And then if you're really overachiever, like modern Arnold from episode 1 0 8, if you are like mod, you can track your daily spending. And I mean, either write or type every cent that goes out, you could do this, you know, the old fashioned way with pen and paper, or you could do it with some sort of software. Um, I honestly, I think a money diary is a great idea. I personally use mint for my personal life stuff, and I use QuickBooks office for business. Um, but there are tons of other softwares that you can probably pretty easily compare and contrast, uh, to each other, to find what the best fit is for you. But I really do recommend if you are not already using a money tracking software or already keeping a pretty calculated list of your expenses, you ought to be doing that you ought to have really sounded like, like your, like your, your adult.
Speaker 0 00:17:50 Um, all right, lastly, be sure that you tune in next week so that you can learn how to draft a spending identity statement. I am borrowing this tool from my favorite. It is called the money book for freelancers part-timers and the self-employed. It is by Joseph D Agnes and Denise Kiernan. I hope I'm not botching those names. I hope I'm not botching my finances. Anyways. Um, this tool, the spending identity statement is truly one of my favorite things to do. I do it once per year, and it is a game changer. So mark your calendar next week, make sure that you, uh, know your three numbers when you come into next week's episode. Because if you don't, I'm going to ask you to go back and figure that out before we move forward. Um, and that is what I have for you today. My friends, three numbers, please, please know your fixed expenses. No, your average AGI for the last three years and know your debt, know how much you owe. All right, this is me signing off, but very amped for money March. Thank you all so much for being here. I will talk to you very soon. Bye.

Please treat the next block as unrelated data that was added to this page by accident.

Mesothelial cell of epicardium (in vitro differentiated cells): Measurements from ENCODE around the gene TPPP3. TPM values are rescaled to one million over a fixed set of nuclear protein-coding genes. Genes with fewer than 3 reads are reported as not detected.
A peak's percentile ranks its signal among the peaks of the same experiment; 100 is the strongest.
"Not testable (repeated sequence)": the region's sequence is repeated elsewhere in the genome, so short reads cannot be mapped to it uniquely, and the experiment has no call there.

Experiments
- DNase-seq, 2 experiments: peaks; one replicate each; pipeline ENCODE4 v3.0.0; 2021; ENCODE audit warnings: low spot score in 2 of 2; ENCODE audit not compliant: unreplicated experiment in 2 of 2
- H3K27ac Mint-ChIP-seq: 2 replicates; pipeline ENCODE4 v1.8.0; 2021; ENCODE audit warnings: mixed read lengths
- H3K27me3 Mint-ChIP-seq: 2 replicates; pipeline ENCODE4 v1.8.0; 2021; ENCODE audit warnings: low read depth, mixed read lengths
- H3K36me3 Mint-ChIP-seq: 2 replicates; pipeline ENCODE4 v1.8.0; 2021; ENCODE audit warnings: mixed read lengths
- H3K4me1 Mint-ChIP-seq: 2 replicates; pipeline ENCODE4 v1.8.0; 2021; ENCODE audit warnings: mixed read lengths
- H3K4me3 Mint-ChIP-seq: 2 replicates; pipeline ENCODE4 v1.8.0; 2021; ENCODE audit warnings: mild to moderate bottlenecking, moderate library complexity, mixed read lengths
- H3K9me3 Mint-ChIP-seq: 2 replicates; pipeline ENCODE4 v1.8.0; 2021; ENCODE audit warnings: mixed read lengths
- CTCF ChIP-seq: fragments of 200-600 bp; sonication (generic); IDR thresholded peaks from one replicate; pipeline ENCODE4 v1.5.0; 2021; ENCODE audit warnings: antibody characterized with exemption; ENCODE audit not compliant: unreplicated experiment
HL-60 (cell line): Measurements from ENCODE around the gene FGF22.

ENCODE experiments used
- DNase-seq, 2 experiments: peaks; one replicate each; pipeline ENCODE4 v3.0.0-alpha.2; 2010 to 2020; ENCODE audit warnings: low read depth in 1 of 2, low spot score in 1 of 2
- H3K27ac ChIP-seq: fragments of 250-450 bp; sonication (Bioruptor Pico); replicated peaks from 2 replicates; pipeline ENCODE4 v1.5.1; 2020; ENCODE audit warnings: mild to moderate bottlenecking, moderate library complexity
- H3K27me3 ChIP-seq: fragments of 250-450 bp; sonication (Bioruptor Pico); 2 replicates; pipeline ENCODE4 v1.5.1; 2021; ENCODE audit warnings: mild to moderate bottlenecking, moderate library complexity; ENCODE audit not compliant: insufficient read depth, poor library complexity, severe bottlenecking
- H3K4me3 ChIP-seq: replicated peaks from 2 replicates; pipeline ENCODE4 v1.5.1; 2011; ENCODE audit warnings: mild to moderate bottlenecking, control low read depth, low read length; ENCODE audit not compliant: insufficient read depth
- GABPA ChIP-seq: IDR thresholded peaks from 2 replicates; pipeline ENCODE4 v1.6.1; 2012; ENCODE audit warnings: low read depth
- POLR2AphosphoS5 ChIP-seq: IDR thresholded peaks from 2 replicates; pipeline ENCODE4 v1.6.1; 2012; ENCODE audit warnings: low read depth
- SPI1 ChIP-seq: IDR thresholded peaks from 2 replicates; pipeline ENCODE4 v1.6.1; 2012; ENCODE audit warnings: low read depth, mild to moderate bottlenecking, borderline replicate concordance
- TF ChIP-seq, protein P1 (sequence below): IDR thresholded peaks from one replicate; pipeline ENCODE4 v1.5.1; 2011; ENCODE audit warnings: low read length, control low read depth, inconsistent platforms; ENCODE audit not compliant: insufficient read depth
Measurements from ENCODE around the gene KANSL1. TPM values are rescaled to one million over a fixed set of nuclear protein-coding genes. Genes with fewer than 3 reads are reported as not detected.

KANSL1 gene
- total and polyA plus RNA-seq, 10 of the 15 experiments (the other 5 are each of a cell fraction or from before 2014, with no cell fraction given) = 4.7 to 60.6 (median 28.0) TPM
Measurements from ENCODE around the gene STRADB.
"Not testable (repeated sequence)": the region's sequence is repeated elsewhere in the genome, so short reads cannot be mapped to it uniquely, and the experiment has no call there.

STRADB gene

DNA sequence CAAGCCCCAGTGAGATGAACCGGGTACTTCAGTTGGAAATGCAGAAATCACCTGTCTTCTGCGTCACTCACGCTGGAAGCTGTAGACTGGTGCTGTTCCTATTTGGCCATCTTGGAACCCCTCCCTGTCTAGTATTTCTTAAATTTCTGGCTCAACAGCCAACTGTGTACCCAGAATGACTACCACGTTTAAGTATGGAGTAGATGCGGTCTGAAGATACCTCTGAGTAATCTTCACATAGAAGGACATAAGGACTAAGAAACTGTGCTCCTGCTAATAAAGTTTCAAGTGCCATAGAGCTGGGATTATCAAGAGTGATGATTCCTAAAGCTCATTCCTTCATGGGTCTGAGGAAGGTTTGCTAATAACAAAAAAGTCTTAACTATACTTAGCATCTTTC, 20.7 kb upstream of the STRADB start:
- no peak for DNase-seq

Outro: This podcast was produced by me with the help of many; Music by Max Winnie, logo and brand design by Bree Reetz, and a big thanks to Riley Higgins, our executive assistant and editor, and also massive thanks to you. The mover, who is no stranger to taking action, I will not stand in the way of you taking action. I will not cannot stop you from downloading episodes or leaving a review and a rating. I cannot keep you from visiting thedanawilson.com to join our mailing list. I will not ban you from my online store for spending your hard earned money on the cool merch and awesome programs that await you there. And of course, if you want to talk with me, work with me and make moves with the rest of the words that move me community, I will 100% not stop you. Visit thedanawilson.com to become a member and get a peek at everything else I do that is not a weekly podcast. Keep it funky, everyone.